Iceland’s parliament has accepted a new tax on all housing for the subsequent three years to fund the development of lava barriers to defend infrastructure within the southwest of the nation, an space which is a hotbed of seismic exercise and has been bracing for volcanic eruptions over the previous days.
The law, handed in a single day with 57 votes in Iceland’s 63-member parliament, levies a short lived property tax of 0.0008 p.c on properties, and is predicted to generate almost 1 billion ISK (€6.5 million) in income.
The funds raised will likely be used to construct protections corresponding to dikes, embankments and canals round Svartsengi, a geothermal energy station positioned on the southern Reykjanes peninsula, about 65 kilometers from the capital, Reykjavík. The energy station is the primary provider of water and electrical energy to the peninsula.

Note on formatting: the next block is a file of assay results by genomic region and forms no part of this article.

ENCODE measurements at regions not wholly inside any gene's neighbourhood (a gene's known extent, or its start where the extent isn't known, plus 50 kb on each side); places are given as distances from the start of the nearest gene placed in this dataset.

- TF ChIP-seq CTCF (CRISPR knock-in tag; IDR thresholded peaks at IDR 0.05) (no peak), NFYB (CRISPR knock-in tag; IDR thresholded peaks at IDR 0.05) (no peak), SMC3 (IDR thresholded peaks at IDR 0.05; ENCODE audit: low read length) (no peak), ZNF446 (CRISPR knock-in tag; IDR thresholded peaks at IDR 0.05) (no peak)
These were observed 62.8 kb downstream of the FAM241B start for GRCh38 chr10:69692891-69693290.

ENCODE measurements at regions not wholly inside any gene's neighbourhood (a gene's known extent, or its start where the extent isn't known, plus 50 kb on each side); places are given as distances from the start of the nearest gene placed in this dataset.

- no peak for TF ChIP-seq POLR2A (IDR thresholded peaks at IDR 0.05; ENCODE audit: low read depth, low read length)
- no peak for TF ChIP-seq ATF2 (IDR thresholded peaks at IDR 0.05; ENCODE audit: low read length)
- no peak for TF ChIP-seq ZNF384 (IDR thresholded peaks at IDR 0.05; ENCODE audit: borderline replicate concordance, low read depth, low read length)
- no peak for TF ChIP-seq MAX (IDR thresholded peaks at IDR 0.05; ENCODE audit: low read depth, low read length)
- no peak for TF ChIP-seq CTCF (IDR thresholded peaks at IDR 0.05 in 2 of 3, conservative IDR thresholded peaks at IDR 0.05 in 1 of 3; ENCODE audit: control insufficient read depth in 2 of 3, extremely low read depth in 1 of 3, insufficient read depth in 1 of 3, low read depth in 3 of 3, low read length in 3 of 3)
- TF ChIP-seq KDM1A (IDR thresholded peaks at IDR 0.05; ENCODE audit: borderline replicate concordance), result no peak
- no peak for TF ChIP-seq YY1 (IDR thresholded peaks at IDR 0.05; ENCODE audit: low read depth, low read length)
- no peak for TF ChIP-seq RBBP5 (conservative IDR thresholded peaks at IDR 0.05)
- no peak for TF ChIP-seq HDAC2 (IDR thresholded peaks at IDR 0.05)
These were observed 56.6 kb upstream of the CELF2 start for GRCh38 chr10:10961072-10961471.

The area has recorded 1000’s of earthquakes in current days, with seismologists warning a volcanic eruption is imminent. Grindavík, a small fishing city with 3,000 residents shut to the ability station, was evacuated over the weekend, with photos exhibiting giant fissures operating by way of the streets and cracks in buildings.
Prime Minister Katrín Jakobsdóttir warned on Sunday that even with protecting measures, stopping injury from a volcanic eruption may not be potential.
“Of course, this is complicated because we don’t know where a possible eruption can occur,” she mentioned. “Such an action would be a preventive action, but it cannot be guaranteed that it will be successful.”
Despite the depth of earthquakes reducing, the Icelandic Meteorological Office said on Monday there was nonetheless a “significant likelihood” of a volcanic eruption involving the Fagradalsfjall volcano, round 40 kilometers from Reykjavík, in coming days.